All the broadband lines supplied by Connect-it are business services. This means that you share your connection with fewer users (the contention ratio). A typical contention ratio for a residential connection is 50:1, which means that you share the feed to your local cabinet with up to 49 other households. This explains why your speeds can drop dramatically at evenings and weekends, when others in the neighbourhood log on to play games and stream videos. In contrast, a typical business connection has a contention ratio of 20:1. Therefore, you are sharing with fewer other users, and those will be businesses rather than residential users. Your achieved speeds will still fluctuate according to the load put on the service by you and other connected users but the demand is often more predictable.
This is a standard broadband line that has download speeds of up to around 20Mbps and upload speeds of up to around 1.4Mbps. For applications such as VoIP telephony, this is enough for a small office, but it could struggle to support data usage and phones together.
There are occasions where one single ADSL line will not provide sufficient bandwidth, and faster alternatives are not yet available. One option here is bonded broadband. This is a process where up to four standard ADSL lines are linked on an aggregated connection that takes advantage of a higher transmission capacity. It does not mean that speeds of four times the single line can be achieved, but there is usually an improvement over the standard single ADSL capacity. Speeds and bandwidth will depend on various factors, including the locan infrastructure and the distance from the exchange. Internet speed (download)
Also known as “Superfast” broadband, this connection consists of a fibre-optic feed to the nearest roadside cabinet, then a copper connection to your premises. Speeds can vary, depending on the feed to the exchange, but can be up to 80Mbps download and up to 20Mbps on the upload. Unless your data usage is particularly heavy (for example streaming, or uploading large amounts of data), this kind of line will often be sufficient for a small or medium-sized business. We supply routers that are configured to prioritise the phone traffic so that this is protected from disruption.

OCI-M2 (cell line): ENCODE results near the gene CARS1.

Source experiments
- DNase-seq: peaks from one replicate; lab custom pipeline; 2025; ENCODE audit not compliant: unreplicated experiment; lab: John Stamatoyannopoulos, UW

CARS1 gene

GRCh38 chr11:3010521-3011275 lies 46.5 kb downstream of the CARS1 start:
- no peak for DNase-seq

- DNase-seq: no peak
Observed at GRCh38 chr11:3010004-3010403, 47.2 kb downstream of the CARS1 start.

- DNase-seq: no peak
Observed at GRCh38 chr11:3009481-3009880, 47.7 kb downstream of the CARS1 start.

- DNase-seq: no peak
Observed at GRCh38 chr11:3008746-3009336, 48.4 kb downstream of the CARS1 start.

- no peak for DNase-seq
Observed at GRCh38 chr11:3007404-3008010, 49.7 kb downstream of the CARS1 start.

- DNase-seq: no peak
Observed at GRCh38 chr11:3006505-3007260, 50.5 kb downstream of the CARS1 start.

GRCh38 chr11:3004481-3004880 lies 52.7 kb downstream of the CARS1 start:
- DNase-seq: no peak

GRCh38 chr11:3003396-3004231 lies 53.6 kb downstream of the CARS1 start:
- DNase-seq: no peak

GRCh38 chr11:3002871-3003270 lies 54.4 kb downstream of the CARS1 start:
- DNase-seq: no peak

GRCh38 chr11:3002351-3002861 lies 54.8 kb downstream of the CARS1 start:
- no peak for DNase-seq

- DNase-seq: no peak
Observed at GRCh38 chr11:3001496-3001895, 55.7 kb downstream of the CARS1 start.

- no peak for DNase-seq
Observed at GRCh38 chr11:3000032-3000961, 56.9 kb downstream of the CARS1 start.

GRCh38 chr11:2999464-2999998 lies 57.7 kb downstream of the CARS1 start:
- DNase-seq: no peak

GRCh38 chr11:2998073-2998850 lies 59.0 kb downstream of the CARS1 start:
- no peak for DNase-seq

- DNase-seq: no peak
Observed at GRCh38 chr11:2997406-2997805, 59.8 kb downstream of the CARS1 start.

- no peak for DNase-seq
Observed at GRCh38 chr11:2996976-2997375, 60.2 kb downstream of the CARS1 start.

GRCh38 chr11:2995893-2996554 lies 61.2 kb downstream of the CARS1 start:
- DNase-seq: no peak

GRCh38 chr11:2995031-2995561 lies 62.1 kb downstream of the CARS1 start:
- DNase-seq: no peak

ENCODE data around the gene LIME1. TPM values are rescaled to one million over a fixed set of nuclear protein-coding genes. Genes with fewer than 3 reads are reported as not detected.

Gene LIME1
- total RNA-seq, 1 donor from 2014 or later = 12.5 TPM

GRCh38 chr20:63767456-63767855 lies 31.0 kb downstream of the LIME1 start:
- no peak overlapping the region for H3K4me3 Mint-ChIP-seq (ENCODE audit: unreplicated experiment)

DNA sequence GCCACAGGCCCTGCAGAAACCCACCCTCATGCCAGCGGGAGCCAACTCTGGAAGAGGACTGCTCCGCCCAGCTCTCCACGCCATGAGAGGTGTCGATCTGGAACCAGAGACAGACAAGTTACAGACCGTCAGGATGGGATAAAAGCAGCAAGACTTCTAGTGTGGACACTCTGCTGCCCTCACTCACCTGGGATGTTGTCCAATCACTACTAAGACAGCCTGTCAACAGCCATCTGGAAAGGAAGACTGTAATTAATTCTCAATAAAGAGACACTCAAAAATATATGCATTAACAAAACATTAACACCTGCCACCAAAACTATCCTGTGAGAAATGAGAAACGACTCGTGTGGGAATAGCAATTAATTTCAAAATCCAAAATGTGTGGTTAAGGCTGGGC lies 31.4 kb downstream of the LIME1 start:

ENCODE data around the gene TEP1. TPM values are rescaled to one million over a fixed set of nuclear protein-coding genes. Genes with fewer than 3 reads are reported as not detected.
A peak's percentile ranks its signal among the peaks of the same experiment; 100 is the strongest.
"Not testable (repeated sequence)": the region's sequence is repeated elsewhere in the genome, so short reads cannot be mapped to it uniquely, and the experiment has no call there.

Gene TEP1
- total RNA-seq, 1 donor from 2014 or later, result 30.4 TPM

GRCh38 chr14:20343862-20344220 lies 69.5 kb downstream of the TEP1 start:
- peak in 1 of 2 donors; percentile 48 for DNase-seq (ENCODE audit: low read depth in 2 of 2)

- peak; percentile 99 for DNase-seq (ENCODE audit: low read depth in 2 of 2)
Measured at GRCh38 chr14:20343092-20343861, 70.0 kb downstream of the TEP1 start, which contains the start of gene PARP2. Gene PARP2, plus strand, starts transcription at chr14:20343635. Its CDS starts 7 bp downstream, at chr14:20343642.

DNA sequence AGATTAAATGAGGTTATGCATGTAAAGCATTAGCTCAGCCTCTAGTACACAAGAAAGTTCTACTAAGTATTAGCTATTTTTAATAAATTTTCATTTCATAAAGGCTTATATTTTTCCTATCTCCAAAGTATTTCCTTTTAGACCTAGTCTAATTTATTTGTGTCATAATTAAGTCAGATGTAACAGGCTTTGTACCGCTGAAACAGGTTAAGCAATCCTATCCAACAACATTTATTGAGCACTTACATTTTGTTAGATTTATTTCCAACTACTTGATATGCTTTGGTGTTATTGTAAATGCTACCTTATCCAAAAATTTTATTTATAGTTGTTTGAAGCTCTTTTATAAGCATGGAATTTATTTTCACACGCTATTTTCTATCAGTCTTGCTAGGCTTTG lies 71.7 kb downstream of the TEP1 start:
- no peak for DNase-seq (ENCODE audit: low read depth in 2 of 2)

FTTC is not available everywhere and even when it is an option, it is subject to fluctuations in speed, just like on a standard ADSL line. Costs are usually slightly higher than for an ADSL line.
FTTP is being provided as a replacement for FTTC broadband. This gives you a fibre-optic connection into the premises, rather than just to the nearest cabinet. It also gives higher performance, with download speeds of up to 330Mbps and upload speeds of up to 50Mbps possible.
This is the premium class of data provision, where you have an exclusive link direct from the exchange to your premises. It is the only service to guarantee a fixed speed, and the upload speed is usually the same as the download. Speeds can be set as low as 10Mbps down and up, but increasingly, our customers are choosing 100Mbps or even 1,000 Mbps (Gigabit) connections. This service is also usually supported by a service level agreement offering to fix faults within a set timeframe. For example the SLA for faults on a leased line from Connect-it is five hours.
The monthly cost of this line is generally significantly higher than for other options, but these costs are falling almost daily, as more businesses take up this service. For a business that depends on reliable connectivity for both data and phone traffic, this is the only serious contender on the table.
Telephony is changing. The analogue lines that we have all been using for many years are about to be phased out and replaced by digital connectivity. Although in some cases the physical connection might remain the same, its characteristics will be different.
In 2020 broadband and telephone providers will stop taking orders for standard phone lines and will only install either ADSL, FTTC or FTTP lines.
Phone services themselves will also change. You will no longer plug a phone into a socket on the wall, or require multiple lines terminating in an on-site switchboard or PBX. Instead, all telephony (both business and residential) will take place over broadband lines. The good news is that the technology is already in place to make this happen, so you can benefit today from a fully-hosted VoIP (Voice over Internet Protocol) phone system. Find out more about hosted telephony here [Hosted Phone Systems]. Connect-it specialises in installing and running hosted phone systems for small and medium-sized businesses, so you’re in good hands.
1 or 2
Online browsing, research, email
3 to 5
Large-file downloading, basic Wi-Fi, business communication
5 to 10
Video streaming, frequent file sharing, numerous POS transactions
10 to 15
Frequent cloud computing, video conferencing, data backups
15 to 20
Server hosting, seamless streaming and conferencing
20 to 30
Multiple-server hosting, constant cloud-based computing, heavy online backups
1 Gbps (1,000 Mbps)
Extreme-speed operating for enterprise-ready offices with near-zero interruptions